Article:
When the Shiv Sena party came to power in Maharashtra in 1995, it officially renamed Bombay as Mumbai as a gesture of discarding imperialist baggage and asserting Maharashtrian nativism. When Bharatiya Janata Party’s Adityanath took charge in Uttar Pradesh, he asserted his Hindutva ideology by renaming Allahabad as Prayagraj and Mughalsarai as Pandit Deen Dayal Upadhyaya Nagar.

Now, Maharashtra’s tri-party coalition government has turned its attention to caste. On December 2, Chief Minister Uddhav Thackeray’s office announced that the state would rename all villages, settlements and localities bearing caste-based names that point to the caste identities of the people living there.

According to the government, this would mean renaming places like “Maharwada”, “Brahmanwada” and “Mali galli” with more progressive names like Bhim Nagar, Samata Nagar or Kranti Nagar.

The aim of this move, according to social justice minister Dhananjay Munde, is to change people’s mindsets about caste and gradually help abolish the caste system.

Will this actually work? Can removing the “Mahar” from Maharwada change the way a village perceives or treats members of the Dalit Mahar caste? In rural Maharashtra, some anti-caste leaders believe renaming places will make no such difference.

In cities like Mumbai, residents of areas with caste-based names are just as sceptical about the utility or impact of name-changing.

“My area has been called Agripada for years, maybe even centuries,” said Ram Kumar Verma, an auto driver from a slum settlement in Mumbai’s Santacruz suburb. “We will continue to use the old name even if they change it, so what is the point of renaming?”

‘Why change it?’

Agripada in Santacruz, one of at least two Agripadas in Mumbai, is named after the Agri caste of fishers, salt-makers and rice farmers native to north Konkan. Like Verma, who is a migrant from Uttar Pradesh, the Agripada slum is home to daily wage workers from a variety of different castes and communities. A name-change, according to them, would be nothing but a hindrance.

“It will cause so much confusion for anyone trying to find the place,” said Verma.

The second Agripada, located in South Mumbai, is a much larger neighbourhood with a bus stop, school and police station named after it. Its residents, predominantly from middle-class Muslim families, are largely unaware that “Agri” is the name of a caste group.

“I had no idea that our Agripada is named after a caste,” said Mohsin, a medical store owner from the area who did not wish to disclose his full name. Mohsin finds it absurd that the Maharashtra government might rename his area. “If Agri people lived here and named this place after themselves, what’s wrong with that? Why change it?”

Residents of Juhu Koliwada, one of many fishing “villages” in Mumbai named after the Koli caste, echoed similar sentiments.

“People of all communities live here in Koliwada, and the same people will continue to live here even if they remove ‘Koli’ from the name,” said Sheetal Chavan (name changed), a young woman running a general store in Juhu Koliwada. “We don’t really think about caste in Mumbai, but this place is named after the Kolis who live here, and I think they might be offended if the name is changed.”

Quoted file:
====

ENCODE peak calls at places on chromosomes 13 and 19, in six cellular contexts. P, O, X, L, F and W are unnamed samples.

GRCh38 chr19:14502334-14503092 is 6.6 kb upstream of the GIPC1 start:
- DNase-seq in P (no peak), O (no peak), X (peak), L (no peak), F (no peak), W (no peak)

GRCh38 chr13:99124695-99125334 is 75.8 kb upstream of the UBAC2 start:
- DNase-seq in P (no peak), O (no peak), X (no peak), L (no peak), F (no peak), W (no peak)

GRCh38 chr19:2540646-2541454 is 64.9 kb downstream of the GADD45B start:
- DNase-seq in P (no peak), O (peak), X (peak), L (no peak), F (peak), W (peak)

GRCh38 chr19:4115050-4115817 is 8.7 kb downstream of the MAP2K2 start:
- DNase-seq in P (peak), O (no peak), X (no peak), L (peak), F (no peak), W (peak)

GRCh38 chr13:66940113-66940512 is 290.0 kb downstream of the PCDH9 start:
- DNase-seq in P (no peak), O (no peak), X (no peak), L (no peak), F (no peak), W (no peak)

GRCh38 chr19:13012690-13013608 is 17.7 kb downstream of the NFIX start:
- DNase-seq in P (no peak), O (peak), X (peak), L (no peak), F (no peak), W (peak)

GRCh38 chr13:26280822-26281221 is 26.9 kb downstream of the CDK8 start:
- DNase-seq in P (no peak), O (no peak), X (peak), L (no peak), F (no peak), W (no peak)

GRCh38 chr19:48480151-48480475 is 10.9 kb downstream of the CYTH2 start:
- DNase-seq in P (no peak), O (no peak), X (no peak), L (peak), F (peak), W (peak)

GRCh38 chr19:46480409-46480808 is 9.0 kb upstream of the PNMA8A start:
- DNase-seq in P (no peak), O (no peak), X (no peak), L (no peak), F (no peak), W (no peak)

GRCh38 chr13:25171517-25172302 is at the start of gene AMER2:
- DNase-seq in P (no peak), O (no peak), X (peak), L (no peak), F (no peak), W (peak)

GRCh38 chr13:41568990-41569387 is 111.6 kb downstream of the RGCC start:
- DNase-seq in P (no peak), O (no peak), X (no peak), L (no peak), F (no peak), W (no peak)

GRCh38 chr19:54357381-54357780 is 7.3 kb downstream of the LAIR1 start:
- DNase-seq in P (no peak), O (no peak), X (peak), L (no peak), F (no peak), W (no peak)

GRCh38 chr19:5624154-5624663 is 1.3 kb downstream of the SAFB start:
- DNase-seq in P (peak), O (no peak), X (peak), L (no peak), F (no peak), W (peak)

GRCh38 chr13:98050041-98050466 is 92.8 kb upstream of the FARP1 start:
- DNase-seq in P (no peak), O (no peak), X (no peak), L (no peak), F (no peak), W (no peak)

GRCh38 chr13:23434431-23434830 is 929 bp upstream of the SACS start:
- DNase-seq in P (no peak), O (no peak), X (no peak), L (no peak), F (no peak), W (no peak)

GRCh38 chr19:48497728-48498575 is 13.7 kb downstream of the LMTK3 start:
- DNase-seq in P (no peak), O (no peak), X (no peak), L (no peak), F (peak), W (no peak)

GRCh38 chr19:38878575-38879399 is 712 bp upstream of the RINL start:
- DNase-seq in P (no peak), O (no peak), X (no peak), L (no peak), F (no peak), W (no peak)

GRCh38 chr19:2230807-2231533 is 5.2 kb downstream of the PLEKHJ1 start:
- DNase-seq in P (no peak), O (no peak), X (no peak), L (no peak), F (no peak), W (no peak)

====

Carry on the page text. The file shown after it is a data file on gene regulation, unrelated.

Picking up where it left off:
Chavan was not wrong. Outside the office of the Juhu Tara Koli Samaj fishing association, a group of fishermen pointed out that Kolis were the original inhabitants of Mumbai, and expressed indignation at the prospect of the government changing the name of their village.

“The name Koliwada is a recognition of us and our ancestors, and it’s a famous landmark in the city,” said Haresh Thoti, a resident of Juhu Koliwada and a member of the fishing association. “We don’t have a problem if people from other communities live in Koliwada, but it should be known by our name.”

Kolis are on the list of India’s other backward classes, and Thoti pointed out that the community has historically had to face discrimination from upper caste groups. “If the government wants change names of higher caste areas like Brahmanwada, that’s okay, but lower-caste names should be left alone.”

No implementation plan yet

While the Maharashtra government’s announcement about changing caste-based names has grabbed headlines and created a stir among residents of such places, it might be a long time before state’s plan is actually implemented.

When Scroll.in approached various state government departments in charge of executing the plan, many of the officials had no information on what kind of settlements would be renamed, how they would be identified or how their new names would be determined.

The state’s cabinet, for instance, has instructed the urban and rural development departments to identify all settlements and placed named after castes. But officials in the urban development department did not have any detailed information on their role in the plan, and did not know who would be in charge.

At the rural development department, an official claimed his department had received no instructions from the state cabinet. “We are not going to be identifying villages for name-changing, it must be some other department in charge,” he said.